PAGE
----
Joseph Crawhall II

From Wikipedia, the free encyclopedia
Jump to: navigation, search

Joseph Crawhall II (1821–1896) was born at West House, Newcastle.

Life[edit]

Crawhall, like his father (also Joseph), a Newcastle ropemaker, was interested in writing and water-colour painting. He went on to produce many books, illustrated by himself. His first (printed by himself in 1859) was entitled The Compleatest Angling Booke That Ever was Writ. The second edition (printed in 1881) contained illustrations from his son, Joseph Crawhall and James Guthrie (1859–1930).

Crawhall was a friend of Charles Keene (1823–1891), illustrator of Punch, and they worked together for over 200 drawings for the journal. There are 21 albums of these drawings in the Kelvingrove Art Gallery and Museum.

Joseph Crawhall II was a man of many talents. As well as a wood engraver and writer, he was a businessman, patron of the arts, campaigner for the preservation of architecture, collaborator of Charles Keene, book designer, collector of antiquities, and keen angler, as well as becoming secretary of the Newcastle Arts Association in 1880. Fully absorbed in the life of a thriving and productive city, he made a significant contribution to Newcastle in every area of interest that he pursued.

In his role as a collector of antiquities he published “A Beuk o’ Newcassell Sangs Collected by Joseph Crawhall” in 1888. It too was a pictorial book, giving in this case, the lyrics of the songs, in many cases the actual music, and all beautifully illustrated using his woodcuts.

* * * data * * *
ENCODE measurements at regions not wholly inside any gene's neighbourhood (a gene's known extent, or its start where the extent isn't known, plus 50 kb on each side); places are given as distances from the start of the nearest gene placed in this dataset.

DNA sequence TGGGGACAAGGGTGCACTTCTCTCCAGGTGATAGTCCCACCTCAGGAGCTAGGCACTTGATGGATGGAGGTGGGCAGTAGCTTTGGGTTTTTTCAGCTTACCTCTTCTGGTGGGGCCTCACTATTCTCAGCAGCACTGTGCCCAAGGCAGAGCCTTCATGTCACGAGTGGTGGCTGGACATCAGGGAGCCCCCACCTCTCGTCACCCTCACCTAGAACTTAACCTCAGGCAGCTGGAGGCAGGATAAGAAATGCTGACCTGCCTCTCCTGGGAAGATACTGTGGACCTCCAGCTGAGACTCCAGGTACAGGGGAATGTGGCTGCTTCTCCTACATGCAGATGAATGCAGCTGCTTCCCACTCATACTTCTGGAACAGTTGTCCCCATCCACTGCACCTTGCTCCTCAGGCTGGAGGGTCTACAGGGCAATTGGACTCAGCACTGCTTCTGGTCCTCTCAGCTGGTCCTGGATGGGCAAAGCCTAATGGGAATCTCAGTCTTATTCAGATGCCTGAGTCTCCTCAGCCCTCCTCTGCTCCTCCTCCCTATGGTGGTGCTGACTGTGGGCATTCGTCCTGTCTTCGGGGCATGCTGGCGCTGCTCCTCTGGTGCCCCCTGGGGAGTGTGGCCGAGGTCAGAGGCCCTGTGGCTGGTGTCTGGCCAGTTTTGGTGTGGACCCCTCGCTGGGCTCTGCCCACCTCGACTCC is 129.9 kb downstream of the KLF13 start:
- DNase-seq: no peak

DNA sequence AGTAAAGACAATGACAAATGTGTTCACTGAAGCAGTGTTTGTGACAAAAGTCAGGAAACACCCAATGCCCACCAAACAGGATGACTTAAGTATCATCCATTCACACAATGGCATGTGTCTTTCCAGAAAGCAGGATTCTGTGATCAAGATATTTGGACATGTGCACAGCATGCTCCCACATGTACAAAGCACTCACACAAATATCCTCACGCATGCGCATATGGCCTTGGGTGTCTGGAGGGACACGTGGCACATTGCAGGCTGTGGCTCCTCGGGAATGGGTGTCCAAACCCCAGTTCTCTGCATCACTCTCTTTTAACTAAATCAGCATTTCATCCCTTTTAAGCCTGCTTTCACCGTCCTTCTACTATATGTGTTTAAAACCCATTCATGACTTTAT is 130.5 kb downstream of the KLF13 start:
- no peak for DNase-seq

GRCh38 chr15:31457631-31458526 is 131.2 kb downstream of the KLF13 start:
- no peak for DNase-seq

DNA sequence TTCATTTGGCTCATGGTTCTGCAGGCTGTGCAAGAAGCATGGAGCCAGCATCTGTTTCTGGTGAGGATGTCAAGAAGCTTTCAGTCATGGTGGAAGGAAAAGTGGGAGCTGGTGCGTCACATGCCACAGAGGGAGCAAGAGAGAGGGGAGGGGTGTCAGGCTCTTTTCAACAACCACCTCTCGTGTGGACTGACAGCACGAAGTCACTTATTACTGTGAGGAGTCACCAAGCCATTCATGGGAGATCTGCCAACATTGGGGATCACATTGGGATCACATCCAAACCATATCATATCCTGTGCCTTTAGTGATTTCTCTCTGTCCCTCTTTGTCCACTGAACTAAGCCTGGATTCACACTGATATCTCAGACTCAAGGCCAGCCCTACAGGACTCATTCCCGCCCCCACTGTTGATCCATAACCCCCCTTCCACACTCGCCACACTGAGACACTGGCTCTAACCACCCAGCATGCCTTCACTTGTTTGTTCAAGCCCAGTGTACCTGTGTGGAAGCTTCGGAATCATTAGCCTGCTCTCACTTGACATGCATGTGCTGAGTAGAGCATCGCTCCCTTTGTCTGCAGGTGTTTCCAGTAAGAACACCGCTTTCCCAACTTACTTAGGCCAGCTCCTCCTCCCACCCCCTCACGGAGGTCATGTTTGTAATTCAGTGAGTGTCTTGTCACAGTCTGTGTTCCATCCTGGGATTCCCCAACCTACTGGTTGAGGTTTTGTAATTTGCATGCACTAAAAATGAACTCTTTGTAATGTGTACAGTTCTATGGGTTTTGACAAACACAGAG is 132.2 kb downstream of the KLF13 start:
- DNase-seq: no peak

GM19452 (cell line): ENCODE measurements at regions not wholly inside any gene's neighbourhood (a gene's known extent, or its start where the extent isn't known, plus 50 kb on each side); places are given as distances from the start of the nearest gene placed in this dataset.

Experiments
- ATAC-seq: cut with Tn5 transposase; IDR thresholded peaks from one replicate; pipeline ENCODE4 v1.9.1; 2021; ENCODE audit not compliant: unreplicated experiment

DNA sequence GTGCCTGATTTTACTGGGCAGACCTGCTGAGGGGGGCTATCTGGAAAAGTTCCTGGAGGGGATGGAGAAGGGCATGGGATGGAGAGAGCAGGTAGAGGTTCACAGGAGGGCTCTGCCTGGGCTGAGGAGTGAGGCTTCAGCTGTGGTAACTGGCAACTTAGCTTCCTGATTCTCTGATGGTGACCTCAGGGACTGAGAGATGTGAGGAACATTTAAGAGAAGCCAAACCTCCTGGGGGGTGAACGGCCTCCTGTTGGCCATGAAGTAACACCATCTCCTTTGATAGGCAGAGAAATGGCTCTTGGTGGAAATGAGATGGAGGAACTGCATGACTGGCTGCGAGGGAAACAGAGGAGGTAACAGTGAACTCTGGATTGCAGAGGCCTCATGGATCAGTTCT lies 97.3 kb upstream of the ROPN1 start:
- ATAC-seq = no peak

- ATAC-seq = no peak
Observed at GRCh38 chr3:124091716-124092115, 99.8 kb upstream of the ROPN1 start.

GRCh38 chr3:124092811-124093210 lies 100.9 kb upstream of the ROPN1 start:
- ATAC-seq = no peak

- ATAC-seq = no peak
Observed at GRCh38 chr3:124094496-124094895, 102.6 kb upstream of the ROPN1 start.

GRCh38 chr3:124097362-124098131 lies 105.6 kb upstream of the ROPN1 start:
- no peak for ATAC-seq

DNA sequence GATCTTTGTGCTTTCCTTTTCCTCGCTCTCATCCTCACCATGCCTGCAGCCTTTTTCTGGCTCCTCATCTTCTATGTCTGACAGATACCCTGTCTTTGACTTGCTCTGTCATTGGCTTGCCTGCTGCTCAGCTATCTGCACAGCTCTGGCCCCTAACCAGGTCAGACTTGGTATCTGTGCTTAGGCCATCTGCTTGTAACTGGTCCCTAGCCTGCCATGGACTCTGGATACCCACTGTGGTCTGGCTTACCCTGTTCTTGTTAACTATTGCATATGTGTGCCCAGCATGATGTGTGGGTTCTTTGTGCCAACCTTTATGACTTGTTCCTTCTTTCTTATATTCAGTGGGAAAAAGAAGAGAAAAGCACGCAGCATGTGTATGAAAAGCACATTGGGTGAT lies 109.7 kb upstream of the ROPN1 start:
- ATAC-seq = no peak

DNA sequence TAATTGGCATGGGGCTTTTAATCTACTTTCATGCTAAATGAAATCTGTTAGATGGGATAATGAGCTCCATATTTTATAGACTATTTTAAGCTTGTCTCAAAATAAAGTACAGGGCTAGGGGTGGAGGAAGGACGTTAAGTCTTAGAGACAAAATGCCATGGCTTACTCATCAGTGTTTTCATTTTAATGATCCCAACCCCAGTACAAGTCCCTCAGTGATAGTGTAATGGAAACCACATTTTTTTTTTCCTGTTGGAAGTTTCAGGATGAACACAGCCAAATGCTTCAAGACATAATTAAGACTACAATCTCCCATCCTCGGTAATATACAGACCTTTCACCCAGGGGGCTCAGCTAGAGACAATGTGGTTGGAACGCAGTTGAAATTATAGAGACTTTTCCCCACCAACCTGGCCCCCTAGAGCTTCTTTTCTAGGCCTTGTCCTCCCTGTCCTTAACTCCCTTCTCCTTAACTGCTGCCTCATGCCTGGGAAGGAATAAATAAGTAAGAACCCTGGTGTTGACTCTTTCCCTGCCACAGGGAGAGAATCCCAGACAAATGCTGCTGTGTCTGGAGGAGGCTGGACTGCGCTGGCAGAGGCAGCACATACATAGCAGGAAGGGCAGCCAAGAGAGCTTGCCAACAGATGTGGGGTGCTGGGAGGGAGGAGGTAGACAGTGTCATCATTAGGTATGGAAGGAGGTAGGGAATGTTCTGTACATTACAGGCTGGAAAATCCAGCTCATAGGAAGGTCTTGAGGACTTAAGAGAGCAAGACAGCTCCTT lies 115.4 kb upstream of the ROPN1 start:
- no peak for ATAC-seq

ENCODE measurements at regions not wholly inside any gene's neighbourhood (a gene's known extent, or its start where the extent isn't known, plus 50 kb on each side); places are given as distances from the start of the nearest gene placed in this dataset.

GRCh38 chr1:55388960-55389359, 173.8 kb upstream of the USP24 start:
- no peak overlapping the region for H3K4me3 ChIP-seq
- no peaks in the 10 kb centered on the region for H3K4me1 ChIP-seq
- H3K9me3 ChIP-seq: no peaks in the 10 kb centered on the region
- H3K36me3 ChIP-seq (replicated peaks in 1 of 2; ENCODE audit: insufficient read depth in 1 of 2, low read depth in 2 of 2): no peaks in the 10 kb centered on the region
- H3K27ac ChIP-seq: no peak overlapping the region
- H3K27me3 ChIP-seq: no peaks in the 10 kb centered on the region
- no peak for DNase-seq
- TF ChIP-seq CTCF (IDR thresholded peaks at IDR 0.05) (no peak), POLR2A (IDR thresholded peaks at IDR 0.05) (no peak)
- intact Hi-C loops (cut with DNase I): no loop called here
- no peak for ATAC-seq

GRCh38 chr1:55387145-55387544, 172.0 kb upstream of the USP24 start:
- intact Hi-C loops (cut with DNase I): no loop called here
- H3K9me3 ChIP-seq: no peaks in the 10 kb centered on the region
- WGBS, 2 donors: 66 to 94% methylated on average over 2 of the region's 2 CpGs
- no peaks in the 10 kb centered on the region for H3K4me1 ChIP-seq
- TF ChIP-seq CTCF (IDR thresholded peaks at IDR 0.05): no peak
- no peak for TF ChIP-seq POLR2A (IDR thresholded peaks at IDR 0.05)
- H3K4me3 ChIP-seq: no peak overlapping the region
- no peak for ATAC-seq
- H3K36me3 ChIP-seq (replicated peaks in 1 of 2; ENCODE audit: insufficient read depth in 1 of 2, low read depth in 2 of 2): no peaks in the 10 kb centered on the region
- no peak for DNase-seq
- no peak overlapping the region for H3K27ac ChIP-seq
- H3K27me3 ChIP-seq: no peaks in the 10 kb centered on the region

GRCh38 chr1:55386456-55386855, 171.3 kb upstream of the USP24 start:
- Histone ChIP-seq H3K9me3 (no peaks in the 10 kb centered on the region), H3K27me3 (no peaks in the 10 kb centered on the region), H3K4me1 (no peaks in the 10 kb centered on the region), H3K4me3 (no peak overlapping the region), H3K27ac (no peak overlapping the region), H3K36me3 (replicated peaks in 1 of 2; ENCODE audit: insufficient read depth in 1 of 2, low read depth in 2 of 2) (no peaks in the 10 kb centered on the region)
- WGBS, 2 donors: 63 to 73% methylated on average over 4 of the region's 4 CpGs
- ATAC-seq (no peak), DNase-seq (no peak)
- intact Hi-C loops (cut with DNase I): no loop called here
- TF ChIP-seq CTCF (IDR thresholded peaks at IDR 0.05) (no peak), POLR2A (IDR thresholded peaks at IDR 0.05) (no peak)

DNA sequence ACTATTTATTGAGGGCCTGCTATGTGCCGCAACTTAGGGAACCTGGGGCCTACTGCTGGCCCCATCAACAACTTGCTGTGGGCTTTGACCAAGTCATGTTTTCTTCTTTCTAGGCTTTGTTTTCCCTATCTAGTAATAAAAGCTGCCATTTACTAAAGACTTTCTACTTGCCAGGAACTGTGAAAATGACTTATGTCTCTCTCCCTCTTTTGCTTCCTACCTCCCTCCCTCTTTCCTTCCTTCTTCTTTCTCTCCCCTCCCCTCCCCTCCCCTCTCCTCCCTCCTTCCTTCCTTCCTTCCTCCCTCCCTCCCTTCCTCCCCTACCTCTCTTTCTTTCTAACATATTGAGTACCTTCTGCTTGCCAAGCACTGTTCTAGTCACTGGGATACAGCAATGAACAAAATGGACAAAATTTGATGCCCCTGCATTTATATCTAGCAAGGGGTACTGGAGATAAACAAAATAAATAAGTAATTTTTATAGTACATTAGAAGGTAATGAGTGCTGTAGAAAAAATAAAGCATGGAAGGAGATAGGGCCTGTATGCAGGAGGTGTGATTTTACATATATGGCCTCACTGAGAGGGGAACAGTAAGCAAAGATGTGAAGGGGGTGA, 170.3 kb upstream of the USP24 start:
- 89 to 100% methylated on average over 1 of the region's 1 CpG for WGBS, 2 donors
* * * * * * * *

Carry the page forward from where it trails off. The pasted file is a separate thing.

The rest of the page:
The “‘A pictorial archive of quaint cuts in the chap book style”was published by Dover Press (and is now long out of print) is a collection of “quaint cuts” taken from their original, many of which lose their meaning when removed from the original context.

Family[edit]

His grandfather Thomas had married his grandmother Ann (née Bownas) at Allendale in 1771. They lived at Allendale, where Thomas was chief agent for Beaumonts lead mines, and there they raised twelve children.[1]

His father, Joseph I (1793–1853) was an artist as well as a respected Newcastle business man, and an artist. His brother George Edward and sister Mary also showed artistic talent. Another sister Jane Anne was the mother of Abel Chapman, the naturalist writer and artist.[2]

See also[edit]

Geordie dialect words
A Beuk o’ Newcassell Sangs Collected by Joseph Crawhall 1888

References[edit]

External links[edit]